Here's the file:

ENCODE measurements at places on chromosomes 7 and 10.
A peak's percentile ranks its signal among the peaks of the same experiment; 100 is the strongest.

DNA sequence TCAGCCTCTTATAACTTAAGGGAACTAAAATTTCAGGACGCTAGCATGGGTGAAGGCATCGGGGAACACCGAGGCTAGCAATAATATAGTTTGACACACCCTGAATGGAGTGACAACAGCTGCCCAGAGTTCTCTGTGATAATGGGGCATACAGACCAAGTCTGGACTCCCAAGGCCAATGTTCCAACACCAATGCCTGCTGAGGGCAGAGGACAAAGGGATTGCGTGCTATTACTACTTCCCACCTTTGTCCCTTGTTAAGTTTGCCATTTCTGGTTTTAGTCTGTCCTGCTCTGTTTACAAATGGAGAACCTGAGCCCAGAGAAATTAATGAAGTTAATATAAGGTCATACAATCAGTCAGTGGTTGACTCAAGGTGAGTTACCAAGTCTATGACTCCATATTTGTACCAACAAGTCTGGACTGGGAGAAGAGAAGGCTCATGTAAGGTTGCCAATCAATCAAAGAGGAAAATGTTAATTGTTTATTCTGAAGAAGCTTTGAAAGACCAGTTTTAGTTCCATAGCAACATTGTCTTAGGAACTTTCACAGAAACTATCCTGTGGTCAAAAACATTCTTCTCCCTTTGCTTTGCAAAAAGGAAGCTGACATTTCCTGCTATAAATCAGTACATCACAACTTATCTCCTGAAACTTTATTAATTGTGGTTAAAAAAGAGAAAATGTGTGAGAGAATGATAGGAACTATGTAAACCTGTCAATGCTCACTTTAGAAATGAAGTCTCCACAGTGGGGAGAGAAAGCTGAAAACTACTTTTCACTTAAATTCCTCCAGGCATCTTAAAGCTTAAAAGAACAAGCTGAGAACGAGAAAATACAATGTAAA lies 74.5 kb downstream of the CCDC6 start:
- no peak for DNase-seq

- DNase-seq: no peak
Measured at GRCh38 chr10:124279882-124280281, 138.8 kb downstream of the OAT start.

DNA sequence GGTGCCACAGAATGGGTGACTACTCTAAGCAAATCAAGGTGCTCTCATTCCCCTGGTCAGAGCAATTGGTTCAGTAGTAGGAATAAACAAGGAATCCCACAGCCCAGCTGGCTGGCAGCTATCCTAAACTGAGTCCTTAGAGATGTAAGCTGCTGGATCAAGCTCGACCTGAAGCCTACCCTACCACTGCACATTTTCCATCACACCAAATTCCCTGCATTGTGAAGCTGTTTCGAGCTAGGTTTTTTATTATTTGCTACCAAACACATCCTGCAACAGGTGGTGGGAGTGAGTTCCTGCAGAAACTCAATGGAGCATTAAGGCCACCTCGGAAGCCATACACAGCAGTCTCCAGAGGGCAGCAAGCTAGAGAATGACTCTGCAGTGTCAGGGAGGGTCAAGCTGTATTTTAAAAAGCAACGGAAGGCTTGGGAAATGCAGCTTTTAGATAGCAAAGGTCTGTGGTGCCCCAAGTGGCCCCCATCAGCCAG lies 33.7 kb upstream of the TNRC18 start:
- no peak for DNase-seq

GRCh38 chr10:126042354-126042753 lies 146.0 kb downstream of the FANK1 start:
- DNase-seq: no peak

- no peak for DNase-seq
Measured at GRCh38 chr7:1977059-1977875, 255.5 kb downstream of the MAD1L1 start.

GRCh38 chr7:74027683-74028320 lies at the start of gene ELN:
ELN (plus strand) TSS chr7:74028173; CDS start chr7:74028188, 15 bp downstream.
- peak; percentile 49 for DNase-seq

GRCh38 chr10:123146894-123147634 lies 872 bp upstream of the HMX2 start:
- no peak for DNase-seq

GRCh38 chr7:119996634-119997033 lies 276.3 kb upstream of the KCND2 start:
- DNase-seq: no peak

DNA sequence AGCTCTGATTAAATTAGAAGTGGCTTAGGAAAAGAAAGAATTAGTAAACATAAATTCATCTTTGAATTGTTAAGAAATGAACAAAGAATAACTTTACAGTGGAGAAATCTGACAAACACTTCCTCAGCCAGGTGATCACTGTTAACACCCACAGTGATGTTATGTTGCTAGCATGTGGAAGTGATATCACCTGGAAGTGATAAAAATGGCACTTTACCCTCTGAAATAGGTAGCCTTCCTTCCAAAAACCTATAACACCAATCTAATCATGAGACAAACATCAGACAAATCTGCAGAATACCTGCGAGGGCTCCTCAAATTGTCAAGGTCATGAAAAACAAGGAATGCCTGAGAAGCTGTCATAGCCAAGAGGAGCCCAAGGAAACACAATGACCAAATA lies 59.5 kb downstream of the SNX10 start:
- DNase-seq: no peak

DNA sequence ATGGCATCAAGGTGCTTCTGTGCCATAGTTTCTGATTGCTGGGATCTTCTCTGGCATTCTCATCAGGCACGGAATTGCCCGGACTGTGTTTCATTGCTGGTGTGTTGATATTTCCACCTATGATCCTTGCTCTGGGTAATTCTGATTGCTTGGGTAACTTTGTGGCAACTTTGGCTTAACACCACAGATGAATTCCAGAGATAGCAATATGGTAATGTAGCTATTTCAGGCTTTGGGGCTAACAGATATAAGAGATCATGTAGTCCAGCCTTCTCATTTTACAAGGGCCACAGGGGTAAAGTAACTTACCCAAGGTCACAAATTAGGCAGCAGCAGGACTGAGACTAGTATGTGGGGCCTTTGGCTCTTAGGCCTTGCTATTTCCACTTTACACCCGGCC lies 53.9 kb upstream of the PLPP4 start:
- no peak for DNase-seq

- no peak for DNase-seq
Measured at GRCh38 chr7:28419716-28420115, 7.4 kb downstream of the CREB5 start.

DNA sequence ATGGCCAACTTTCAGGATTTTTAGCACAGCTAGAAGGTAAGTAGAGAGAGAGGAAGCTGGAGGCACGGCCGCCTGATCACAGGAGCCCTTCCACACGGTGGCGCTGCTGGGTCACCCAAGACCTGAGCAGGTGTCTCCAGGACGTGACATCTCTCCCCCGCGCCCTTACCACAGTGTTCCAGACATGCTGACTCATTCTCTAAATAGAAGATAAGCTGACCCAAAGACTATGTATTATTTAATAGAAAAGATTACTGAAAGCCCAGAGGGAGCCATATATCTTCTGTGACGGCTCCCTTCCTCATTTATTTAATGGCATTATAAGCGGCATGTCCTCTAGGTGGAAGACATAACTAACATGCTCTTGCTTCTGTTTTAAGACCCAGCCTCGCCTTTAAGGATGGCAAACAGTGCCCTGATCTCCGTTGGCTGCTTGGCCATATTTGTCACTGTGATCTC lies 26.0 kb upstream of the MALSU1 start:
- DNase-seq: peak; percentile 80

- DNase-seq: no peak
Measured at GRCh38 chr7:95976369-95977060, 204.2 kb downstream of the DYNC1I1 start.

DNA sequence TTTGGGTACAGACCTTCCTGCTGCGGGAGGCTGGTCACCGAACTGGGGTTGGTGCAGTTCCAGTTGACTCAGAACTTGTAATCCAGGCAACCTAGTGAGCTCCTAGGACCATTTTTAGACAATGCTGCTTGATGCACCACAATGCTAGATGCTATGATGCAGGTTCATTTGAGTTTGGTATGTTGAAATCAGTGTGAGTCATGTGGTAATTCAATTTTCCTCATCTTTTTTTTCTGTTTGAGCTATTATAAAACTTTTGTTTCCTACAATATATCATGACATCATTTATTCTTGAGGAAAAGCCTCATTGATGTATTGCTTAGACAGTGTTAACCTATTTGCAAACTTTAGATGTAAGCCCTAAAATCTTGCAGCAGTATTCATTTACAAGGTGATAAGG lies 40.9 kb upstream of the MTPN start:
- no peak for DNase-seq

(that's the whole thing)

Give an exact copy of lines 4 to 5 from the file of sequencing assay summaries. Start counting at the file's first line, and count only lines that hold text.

- no peak for DNase-seq

- DNase-seq: no peak